Last week, I [% 284490 | | compared the costs %] of using plastic, cash, and travelers checks when you travel outside the U.S. My conclusion: Plastic is best, but only if you use the right plastic. This week, I’ve prepared tables showing fees and charges assessed by some of the larger banks for both credit cards and debit (ATM) cards.
These tables are definitely a work in progress:
- I’m continuing to add additional banks as I receive information from them.
- Even among listed banks, charges are in constant flux.
I plan to update the data as soon as I receive information from banks. At this time, I’d like to hear from readers who have either corrections or information on other banks’ policies, and I’d also like to hear from any banks with corrections or information to share.
When you charge something outside the U.S. to a MasterCard or Visa, your charge is converted to U.S. dollars and billed to your account. The international MasterCard and Visa networks charge one percent for the exchange process, and bill the bank that issued your card for that amount. Typically, that bank rebills you for at least the one percent.
That part is all fine—one percent is much less than you pay through ordinary retail channels to exchange currency. The bad part is when your bank tacks on a surcharge of its own—these days, typically two percent. That surcharge is a pure gouge. Your bank performs exactly the same billing service it performs for ordinary dollar purchases in the U.S., at no extra fee. It adds the two percent out of pure greed—and because it can.
Fortunately, a few banks do not add a surcharge. The first table tells the story for some of the leading banks, in terms of credit cards issued, as well as for American Express (which adds about two percent).
|Card issuer||Foreign surcharge|
|Bank of America||3%|
|JP Morgan Chase||3-3.5%|
(a) On most cards
Recently, some card issuers have added two new wrinkles that, when taken together, can push the cost of credit-card purchases over the cost of exchanging U.S. dollars or travelers checks at an exchange bank:
- Most banks that issue credit cards now add the foreign-charge surcharge to any billing that originates outside the U.S., even if it’s in U.S. dollars.
- The international networks also now provide for “dynamic conversion,” where the local merchant converts your bill to U.S. dollars at the time of the purchase. The catch here is that the networks impose no requirements that local merchants use fair exchange rates. Merchants are free to use whatever phony rate they choose.
The result is an obvious double markup. You pay both the merchant’s currency markup and the bank’s surcharge. If the merchant uses an exchange rate that’s, for example, five percent below the wholesale rate, your exchange cost could total eight percent—five percent for the merchant plus three percent for the bank, an obvious gouge. Clearly, you should never accept dynamic conversion.
Debit (ATM) cards
When you use your debit (ATM) card to get local currency at an ATM outside the U.S., the international networks immediately calculate the exchange and debit your account in dollars. Until recently, the only extra charge you paid was a flat fee—usually $3—for each withdrawal, regardless of the amount of money you received. Lately, however, some big banks have (1) hiked the fee to $5 and (2) added a conversion surcharge. The second table shows data for a few of the largest banks, in terms of number of outstanding checking accounts:
|Bank||Cost per transaction||Exchange surcharge|
|Bank of America (a)||$0||1%|
|Bank of America||$5||3%|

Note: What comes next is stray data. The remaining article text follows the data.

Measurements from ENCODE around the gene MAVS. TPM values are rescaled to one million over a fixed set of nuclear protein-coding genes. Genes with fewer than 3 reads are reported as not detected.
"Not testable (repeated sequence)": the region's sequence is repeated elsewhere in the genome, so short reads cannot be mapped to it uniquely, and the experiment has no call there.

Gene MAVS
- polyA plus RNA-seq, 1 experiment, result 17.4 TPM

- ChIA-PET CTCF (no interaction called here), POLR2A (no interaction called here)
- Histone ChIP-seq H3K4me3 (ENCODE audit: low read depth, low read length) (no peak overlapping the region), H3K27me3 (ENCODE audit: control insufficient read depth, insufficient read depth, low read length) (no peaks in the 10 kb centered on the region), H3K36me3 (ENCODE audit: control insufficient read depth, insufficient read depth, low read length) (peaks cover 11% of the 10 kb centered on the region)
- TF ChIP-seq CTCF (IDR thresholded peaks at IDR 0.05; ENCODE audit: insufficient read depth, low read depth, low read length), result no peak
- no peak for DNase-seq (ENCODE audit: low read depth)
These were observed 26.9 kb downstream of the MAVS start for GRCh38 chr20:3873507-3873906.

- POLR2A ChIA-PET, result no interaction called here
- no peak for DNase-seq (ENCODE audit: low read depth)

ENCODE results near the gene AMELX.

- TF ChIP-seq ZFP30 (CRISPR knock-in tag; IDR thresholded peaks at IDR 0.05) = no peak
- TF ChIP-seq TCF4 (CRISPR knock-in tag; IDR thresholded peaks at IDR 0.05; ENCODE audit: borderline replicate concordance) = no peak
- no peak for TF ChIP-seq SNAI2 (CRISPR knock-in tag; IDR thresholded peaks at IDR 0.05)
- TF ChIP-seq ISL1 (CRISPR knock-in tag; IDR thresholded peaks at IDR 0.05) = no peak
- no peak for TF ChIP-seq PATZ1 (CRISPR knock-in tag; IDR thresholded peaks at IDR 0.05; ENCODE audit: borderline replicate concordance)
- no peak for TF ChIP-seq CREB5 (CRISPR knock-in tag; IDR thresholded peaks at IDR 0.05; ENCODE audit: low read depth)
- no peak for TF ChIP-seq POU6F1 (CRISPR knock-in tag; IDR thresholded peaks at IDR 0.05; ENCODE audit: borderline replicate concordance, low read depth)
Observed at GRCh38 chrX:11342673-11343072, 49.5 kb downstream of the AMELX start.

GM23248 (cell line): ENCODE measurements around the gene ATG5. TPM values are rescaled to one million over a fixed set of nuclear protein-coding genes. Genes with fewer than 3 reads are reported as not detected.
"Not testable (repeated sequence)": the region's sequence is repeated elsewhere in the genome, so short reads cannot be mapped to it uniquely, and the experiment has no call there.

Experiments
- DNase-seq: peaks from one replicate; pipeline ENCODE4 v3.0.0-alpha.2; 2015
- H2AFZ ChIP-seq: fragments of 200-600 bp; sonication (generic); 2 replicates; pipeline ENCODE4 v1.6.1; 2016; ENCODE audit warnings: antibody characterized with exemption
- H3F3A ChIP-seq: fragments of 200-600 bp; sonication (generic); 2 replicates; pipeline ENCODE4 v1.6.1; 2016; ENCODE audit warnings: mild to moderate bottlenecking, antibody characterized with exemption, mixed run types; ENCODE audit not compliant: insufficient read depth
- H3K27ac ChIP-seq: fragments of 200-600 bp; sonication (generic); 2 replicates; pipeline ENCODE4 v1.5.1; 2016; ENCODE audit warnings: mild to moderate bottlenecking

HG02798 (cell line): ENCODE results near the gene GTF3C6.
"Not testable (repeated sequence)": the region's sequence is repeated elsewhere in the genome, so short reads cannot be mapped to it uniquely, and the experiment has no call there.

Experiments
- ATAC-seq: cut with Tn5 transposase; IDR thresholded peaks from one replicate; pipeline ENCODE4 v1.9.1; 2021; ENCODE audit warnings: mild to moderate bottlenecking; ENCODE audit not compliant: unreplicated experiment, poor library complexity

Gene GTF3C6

|JP Morgan Chase||$0-$3 (c)||0%|
(a) At ATMs owned by members of Global ATM Alliance
(b) At ATMS in overseas CITI branches
(c) Varies by type of account
The table shows three ways to avoid a surcharge of more than one percent:
- If you have (or open) an account with Citi, you can withdraw foreign currencies from ATMs at Citi branches outside the U.S. with no fee. Citi has branches in dozens of foreign countries. In some, it has retail branches throughout the country; in others, it has only one or two offices in one or two major cities. You can easily find out whether a Citi account will work for your trip by checking the worldwide branch locator on the Citi website.
- If you have (or open) an account with Bank of America, you can withdraw foreign currencies from ATMs owned by member banks of the Global ATM Alliance with no fee: Scotia Bank in Canada, Barclay’s Bank in the U.K., Deutsche Bank in Germany, Paribas in France, and Westpac in Australia. All five have branches throughout their home countries. In other countries, however, a Bank of America debit card is a loser.
- Many smaller banks—or bigger banks with elite-status accounts for some favored customers—add no fee of their own and agree to refund any fees that other banks apply, usually with a limit on the number of withdrawals per month.
Obviously, the spread between the best and worst deals on debit-card withdrawals is much wider than the spread among credit cards. The very best deals, such as Citi and the Global ATM Alliance, are as good as the best credit cards, while with the worst deals, you lose more than when you exchange currency or travelers checks.
Be clear about one additional fact: When you need local currency from an ATM, use a debit card, not a credit card. When you use a credit card to get cash, you’re on the hook for a number of extra fees and charges.
When you travel
My overall recommendation remains the same as it has been for years: To minimize your exchange losses, put big charges on credit cards and use your ATM card for whatever currency you need. Even with a surcharge, you lose less with plastic than by exchanging U.S. dollars or travelers checks. But that advance is now conditional: It’s valid only when you use the better credit card and ATM options and no longer as broadly applicable as before. Keep using plastic, but make sure it’s the right plastic.